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Green Building Bible, Fourth Edition
Green Building Bible, fourth edition (both books)
These two books are the perfect starting place to help you get to grips with one of the most vitally important aspects of our society - our homes and living environment.

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    • CommentAuthorRex
    • CommentTimeJun 20th 2020
    What ho one and all,

    This article from today's Telegraph: (https://www.telegraph.co.uk/news/2020/06/19/disturbed-sleep-growing-problem-warmth-energy-efficient-new/)

    Sleeping problems are on the rise because energy-efficient homes are too warm at night, a Government study has concluded.
    The Ministry of Housing, Communities and Local Government (MHCLG) reported that high temperatures are causing new homes to fail standards designed to tackle sleep deprivation.
    The problem will get worse over the next 30 years as properties designed to be energy-efficient become so hot at night that people will not be able to sleep properly in the warmest months.
    Experts have warned that highly insulated homes leave people "stewing in their beds".
    The study looked at new flats and houses in sites around England, including developments in Nottingham, Southampton and London, and concluded that none met the acceptable standard – the "compliance threshold" – for overheating set by the Chartered Institution of Building Services Engineers (CIBSE). CIBSE guidelines say bedroom temperature in new homes should be above 26C for a maximum of one per cent of hours from 10pm to 7am annually – an average of five minutes and 24 seconds per night. But in the worst-affected London homes analysed, the temperature was above 26C for an average of almost half an hour a night.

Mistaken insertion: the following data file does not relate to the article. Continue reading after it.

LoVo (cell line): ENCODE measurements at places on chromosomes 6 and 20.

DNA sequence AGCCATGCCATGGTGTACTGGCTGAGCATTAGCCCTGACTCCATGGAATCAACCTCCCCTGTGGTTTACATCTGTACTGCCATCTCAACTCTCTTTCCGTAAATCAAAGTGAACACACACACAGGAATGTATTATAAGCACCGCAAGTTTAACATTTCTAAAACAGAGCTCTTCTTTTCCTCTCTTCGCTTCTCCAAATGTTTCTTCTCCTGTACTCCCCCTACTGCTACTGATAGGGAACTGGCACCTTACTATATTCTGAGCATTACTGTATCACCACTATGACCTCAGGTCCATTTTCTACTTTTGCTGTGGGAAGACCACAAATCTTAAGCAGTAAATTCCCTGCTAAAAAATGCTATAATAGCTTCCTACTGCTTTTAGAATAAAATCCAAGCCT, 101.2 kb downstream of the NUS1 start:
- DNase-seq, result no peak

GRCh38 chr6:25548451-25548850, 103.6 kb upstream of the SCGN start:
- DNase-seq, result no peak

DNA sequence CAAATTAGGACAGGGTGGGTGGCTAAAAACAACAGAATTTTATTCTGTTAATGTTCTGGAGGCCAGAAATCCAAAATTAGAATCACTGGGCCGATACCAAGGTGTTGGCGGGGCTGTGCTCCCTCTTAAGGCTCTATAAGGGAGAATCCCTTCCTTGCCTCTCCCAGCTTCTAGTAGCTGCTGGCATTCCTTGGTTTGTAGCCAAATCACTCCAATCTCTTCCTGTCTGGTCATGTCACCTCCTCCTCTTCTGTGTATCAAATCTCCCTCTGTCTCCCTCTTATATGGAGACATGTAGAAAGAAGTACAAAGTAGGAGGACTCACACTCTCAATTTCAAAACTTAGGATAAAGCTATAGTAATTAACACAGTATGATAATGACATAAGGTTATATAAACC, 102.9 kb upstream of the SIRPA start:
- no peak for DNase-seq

Such overheating can cause disrupted sleep, a loss of productivity, domestic abuse and even death, according to the report.
    "Higher temperatures are linked to an increase in mortality rates, and this response is not just seen at extreme temperatures," it said, adding that the problem is likely to be exacerbated by climate change over the next 30 years.
    The report's conclusions follow a King's College London survey, published this month, which found that more than half the UK population has struggled with sleep during the coronavirus lockdown.
    New-build homes are particularly prone to overheating because they are designed to be more heavily insulated than older properties.

    I both understand and don't understand!

    My house is ten year old, t/f, 180mm Warmcel insulation, 3g, UFH, MVHR, designed to an air change requirement of only 9. I was pretty anal about sealing everything big time, and the actual test gave a reading of 1.7.

    South facing rooms get to around 24/25 during a sunny summer day (large windows); the master bedroom at the back, max at around 23 on very warm nights. Winter I keep the house around 21 and the master bedroom around 19/20.

    Given what I have seen of ‘developer built’ houses, I cannot fathom how they are of such airtight built quality that they overheat. In fact, the rate of winter snow melting from the roof indicates very poor insulation standards.

    But what do I know?

    Toodle pip
    • CommentAuthortony
    • CommentTimeJun 20th 2020
    Rubbish, I live in one of the lowest energy use homes in the country - warm in winter cool in summer

    Not too much glass, Good ventilation Design, solar gain shading by design.

    Insulation keeps the heat out during the summer

    It is complete nonsense to suggest that energy efficient homes ... ( like saying “he made me do it” )

    Good design Is all that is needed

    My number one priority is Energy Use Reduction — this should a government priority too
    • CommentAuthorgyrogear
    • CommentTimeJun 20th 2020
    Posted By: tonyMy number one priority is Energy Use Reduction


    • CommentAuthorEd Davies
    • CommentTimeJun 20th 2020